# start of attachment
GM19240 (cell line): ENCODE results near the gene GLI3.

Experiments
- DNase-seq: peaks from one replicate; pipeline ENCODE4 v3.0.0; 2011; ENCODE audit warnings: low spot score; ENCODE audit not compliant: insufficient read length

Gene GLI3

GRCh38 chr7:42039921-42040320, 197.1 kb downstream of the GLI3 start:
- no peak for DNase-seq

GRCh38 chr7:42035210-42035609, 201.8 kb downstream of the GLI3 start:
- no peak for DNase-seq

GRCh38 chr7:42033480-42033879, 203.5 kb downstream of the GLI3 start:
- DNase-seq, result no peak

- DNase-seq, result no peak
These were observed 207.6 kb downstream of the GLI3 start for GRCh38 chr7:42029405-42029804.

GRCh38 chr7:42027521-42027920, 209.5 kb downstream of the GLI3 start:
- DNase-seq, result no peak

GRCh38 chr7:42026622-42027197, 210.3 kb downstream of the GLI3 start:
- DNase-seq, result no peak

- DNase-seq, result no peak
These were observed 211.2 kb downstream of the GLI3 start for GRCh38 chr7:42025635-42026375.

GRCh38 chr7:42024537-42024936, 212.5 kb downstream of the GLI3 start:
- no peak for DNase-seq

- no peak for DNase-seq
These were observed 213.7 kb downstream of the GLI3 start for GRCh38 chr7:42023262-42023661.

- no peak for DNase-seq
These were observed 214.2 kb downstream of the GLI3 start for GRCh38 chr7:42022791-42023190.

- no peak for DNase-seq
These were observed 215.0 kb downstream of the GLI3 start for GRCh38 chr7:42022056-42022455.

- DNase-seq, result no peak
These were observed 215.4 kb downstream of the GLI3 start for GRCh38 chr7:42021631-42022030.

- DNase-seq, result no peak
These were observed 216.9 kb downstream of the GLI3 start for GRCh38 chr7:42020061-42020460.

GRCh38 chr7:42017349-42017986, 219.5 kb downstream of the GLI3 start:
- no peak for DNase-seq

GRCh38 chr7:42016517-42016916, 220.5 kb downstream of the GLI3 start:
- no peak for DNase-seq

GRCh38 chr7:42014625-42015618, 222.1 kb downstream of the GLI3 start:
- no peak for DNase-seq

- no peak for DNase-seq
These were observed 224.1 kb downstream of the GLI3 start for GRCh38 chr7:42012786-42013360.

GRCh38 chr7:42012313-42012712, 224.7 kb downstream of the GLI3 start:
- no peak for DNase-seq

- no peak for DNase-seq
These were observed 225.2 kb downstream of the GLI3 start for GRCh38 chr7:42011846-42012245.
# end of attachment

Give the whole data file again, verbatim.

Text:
GM19240 (cell line): ENCODE results near the gene GLI3.

Experiments
- DNase-seq: peaks from one replicate; pipeline ENCODE4 v3.0.0; 2011; ENCODE audit warnings: low spot score; ENCODE audit not compliant: insufficient read length

Gene GLI3

GRCh38 chr7:42039921-42040320, 197.1 kb downstream of the GLI3 start:
- no peak for DNase-seq

GRCh38 chr7:42035210-42035609, 201.8 kb downstream of the GLI3 start:
- no peak for DNase-seq

GRCh38 chr7:42033480-42033879, 203.5 kb downstream of the GLI3 start:
- DNase-seq, result no peak

- DNase-seq, result no peak
These were observed 207.6 kb downstream of the GLI3 start for GRCh38 chr7:42029405-42029804.

GRCh38 chr7:42027521-42027920, 209.5 kb downstream of the GLI3 start:
- DNase-seq, result no peak

GRCh38 chr7:42026622-42027197, 210.3 kb downstream of the GLI3 start:
- DNase-seq, result no peak

- DNase-seq, result no peak
These were observed 211.2 kb downstream of the GLI3 start for GRCh38 chr7:42025635-42026375.

GRCh38 chr7:42024537-42024936, 212.5 kb downstream of the GLI3 start:
- no peak for DNase-seq

- no peak for DNase-seq
These were observed 213.7 kb downstream of the GLI3 start for GRCh38 chr7:42023262-42023661.

- no peak for DNase-seq
These were observed 214.2 kb downstream of the GLI3 start for GRCh38 chr7:42022791-42023190.

- no peak for DNase-seq
These were observed 215.0 kb downstream of the GLI3 start for GRCh38 chr7:42022056-42022455.

- DNase-seq, result no peak
These were observed 215.4 kb downstream of the GLI3 start for GRCh38 chr7:42021631-42022030.

- DNase-seq, result no peak
These were observed 216.9 kb downstream of the GLI3 start for GRCh38 chr7:42020061-42020460.

GRCh38 chr7:42017349-42017986, 219.5 kb downstream of the GLI3 start:
- no peak for DNase-seq

GRCh38 chr7:42016517-42016916, 220.5 kb downstream of the GLI3 start:
- no peak for DNase-seq

GRCh38 chr7:42014625-42015618, 222.1 kb downstream of the GLI3 start:
- no peak for DNase-seq

- no peak for DNase-seq
These were observed 224.1 kb downstream of the GLI3 start for GRCh38 chr7:42012786-42013360.

GRCh38 chr7:42012313-42012712, 224.7 kb downstream of the GLI3 start:
- no peak for DNase-seq

- no peak for DNase-seq
These were observed 225.2 kb downstream of the GLI3 start for GRCh38 chr7:42011846-42012245.